Characteristics of the experimental rats
To evaluate the role of CD38 in DKD, male Zucker Diabetic Fatty Rats (ZDFRs) and male Zucker Lean Rats (ZLRs) were treated with the CD38 inhibitor apigenin, or control saline solution. The characteristics of the rats at the end of the experiment are shown in Table 1. There was no significant change in whole body weight among the four groups of rats. The ZDFRs that received saline exhibited significantly elevated levels of HbA1c and increased kidney weight compared to the ZLRs that received saline. Treatment with apigenin reduced the HbA1c values, but did not change the kidney weight in the ZDFRs. The serum levels of cystatin C were not significantly changed among the groups. The ratios of urinary albumin/creatinine (Cr), liver-type fatty acid-binding protein (L-FABP)/Cr, and 8-hydroxy-2’-deoxyguanosine (8-OHdG)/Cr were significantly higher in ZDFRs treated with saline compared to ZLRs treated with saline. The ZDFRs treated with apigenin exhibited significantly reduced ratios of urinary albumin/Cr, L-FABP/Cr, and 8-OHdG/Cr compared with the ZDFRs that received saline. There were no significant changes in whole body weight, kidney weight, HbA1c values, serum cystatin C levels, ratios of urinary albumin/Cr, L-FABP/Cr, and 8-OHdG/Cr between the ZLRs that received saline and the ZLRs treated with apigenin.
Table 1. Characteristics of the rats at the end of the experiment.
|ZLRs (n=6)||ZLRs + Apigenin (n=4)||ZDFRs (n=6)||ZDFRs + Apigenin (n=6)|
|Body weight (g)||393.8±15.6||379.0±12.0||398.5±49.1||392.3±26.0|
|HbA1c (%)||3.47±0.05||3.42±0.09||10.4±0.18 *||9.47±0.57|
|Kidney weight (g)||2.53±0.14||2.57±0.12||3.56±0.25 #||3.38±0.18|
|U-Alb/Cr (mg/gCr)||0.018±0.001||0.010±0.003||1.52±1.00 *||0.34±0.08|
|U-L-FABP/Cr (ug/gCr)||0.47±0.04||0.98±0.85||29.1±1.40 *||7.61±4.40|
|Cystatin C (ng/mL)||0.92±0.04||1.13±0.06||1.14±0.07||1.04±0.12|
|U-8-OHdG/Cr (ng/mgCr)||9.30±1.33||7.30±2.00||43.6±20.9 *||13.5±4.82|
|*p<0.01 vs. other groups. #p<0.01 vs. ZLRs and ZLRs + Apigenin.|
|ZLRs; Zucker lean rats, ZDFRs; Zucker diabetic fatty rats; U-Alb/Cr; urinary albumin/creatinine ratio, U-L-FABP; U-L-FABP/Cr; urinary liver-type free fatty acid binding protein/creatinine ratio, U-8-OHdG/Cr; urinary 8-hydroxy-2’-deoxyguanosine/creatinine ratio.|
Apigenin ameliorates renal fibrosis and pro-inflammatory gene expression in diabetic rats
Compared to the control ZLRs group that received saline, the ZDFRs saline group exhibited renal fibrosis in the tubulointerstitial area observed by Masson’s trichrome (MT) staining, and increased protein levels of anti-kidney injury molecule-1 (Kim-1) evaluated by immunohistochemistry (IHC) (Figure 1A). The ZDFRs saline group also had an altered mitochondrial morphology, such as mitochondrial swelling, in the proximal tubular cells (Figure 1A). In addition, the ZDFRs saline group exhibited an increased gene expression in the renal cortex of collagen III and Kim-1 (Figure 1B, 1C), and of the pro-inflammatory cytokines tumor necrosis factor-α (TNF-α) and interleukin-6 (IL-6) compared to the ZLRs saline group (Figure 1D, 1E). Importantly, administration of apigenin ameliorated these alterations in the ZDFRs group (Figure 1). In contrast, apigenin had no effect on renal fibrosis and Kim-1 expression in the tubulointerstitial area in the ZLRs group; a representative photograph of MT staining and Kim-1 IHC of ZLRs treated with apigenin is shown in Supplementary Figure 1.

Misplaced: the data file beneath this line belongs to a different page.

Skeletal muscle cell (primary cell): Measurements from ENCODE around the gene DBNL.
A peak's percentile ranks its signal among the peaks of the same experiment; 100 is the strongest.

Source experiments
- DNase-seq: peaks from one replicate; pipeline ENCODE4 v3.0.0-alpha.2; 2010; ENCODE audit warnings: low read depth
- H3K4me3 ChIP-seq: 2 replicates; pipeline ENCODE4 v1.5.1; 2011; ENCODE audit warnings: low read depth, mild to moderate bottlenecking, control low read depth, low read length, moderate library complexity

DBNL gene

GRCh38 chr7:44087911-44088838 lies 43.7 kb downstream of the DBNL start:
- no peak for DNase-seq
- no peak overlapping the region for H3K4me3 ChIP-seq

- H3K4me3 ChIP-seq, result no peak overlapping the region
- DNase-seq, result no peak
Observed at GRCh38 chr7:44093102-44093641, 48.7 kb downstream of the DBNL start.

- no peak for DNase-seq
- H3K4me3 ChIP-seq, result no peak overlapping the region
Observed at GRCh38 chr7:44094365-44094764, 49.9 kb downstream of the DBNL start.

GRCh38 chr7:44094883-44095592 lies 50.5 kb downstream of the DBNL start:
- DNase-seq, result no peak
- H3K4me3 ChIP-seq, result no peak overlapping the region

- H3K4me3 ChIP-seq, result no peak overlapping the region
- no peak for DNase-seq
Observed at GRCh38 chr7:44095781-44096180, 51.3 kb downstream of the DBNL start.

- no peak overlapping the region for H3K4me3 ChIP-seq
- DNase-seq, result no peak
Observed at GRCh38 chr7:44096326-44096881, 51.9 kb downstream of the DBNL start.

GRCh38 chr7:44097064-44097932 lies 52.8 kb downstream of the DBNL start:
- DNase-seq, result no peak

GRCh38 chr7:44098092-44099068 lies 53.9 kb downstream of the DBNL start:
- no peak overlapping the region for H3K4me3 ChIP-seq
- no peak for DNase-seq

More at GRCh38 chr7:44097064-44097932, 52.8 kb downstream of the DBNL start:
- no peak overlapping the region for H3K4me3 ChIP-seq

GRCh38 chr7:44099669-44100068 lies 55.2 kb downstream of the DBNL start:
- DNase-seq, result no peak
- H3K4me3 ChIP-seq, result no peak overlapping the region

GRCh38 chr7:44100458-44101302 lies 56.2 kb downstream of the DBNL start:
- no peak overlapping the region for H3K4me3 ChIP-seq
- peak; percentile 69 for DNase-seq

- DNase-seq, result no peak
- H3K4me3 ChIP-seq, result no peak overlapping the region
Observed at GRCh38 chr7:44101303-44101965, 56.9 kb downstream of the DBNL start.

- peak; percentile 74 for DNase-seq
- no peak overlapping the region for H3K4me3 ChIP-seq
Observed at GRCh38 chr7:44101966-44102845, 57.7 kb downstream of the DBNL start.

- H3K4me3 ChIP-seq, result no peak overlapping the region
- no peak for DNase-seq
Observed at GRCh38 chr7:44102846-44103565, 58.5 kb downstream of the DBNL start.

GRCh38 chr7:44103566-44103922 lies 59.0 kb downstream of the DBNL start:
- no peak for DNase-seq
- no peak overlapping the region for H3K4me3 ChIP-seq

Figure 1. Apigenin ameliorates renal fibrosis and inflammatory gene expression in diabetic rats. (A) Representative photographs of MT staining (scale bar: 100 μm) and IHC of Kim-1 in the tubulointerstitial area (scale bar: 100 μm) and the mitochondrial morphology observed under transmission electron microscopy (TM) scale bar: 500 nm). (B–E) Quantitative RT-PCR of collagen III (B), Kim-1 (C), TNF-α (D), and IL-6 (E) mRNA normalized to expression of 18S, in the renal cortex (n=6). All data represent the mean ± standard deviation (SD). *p<0.01 vs. other groups. ZLRs; Zucker lean rats, ZDFRs; Zucker diabetic fatty rats.
Apigenin downregulates CD38 in diabetic rats
Compared to control ZLRs group that received saline, the kidneys of the ZDFRs saline group exhibited a significantly increased IHC of CD38 in tubular cells (Figure 2A), and upregulated CD38 gene and protein levels in the renal cortex (Figure 2B–2D). Administration of apigenin significantly reduced the CD38 expression in the kidneys of ZDFRs.
Figure 2. Apigenin downregulates CD38 in diabetic rats. (A) Representative photographs of immunohistochemical staining of CD38 in the tubulointerstitial area (scale bar: 100 μm). (B) Western blotting of CD38 and control β-actin in the renal cortex. (C) Densitometric evaluation of the western blotting shown in panel B (n=6). (D) Quantitative RT-PCR of CD38 mRNA normalized to 18S, in the renal cortex (n=6). All data represent the mean ± standard deviation (SD). *p<0.01 vs. other groups.
Apigenin increases Sirt3 activity in diabetic rats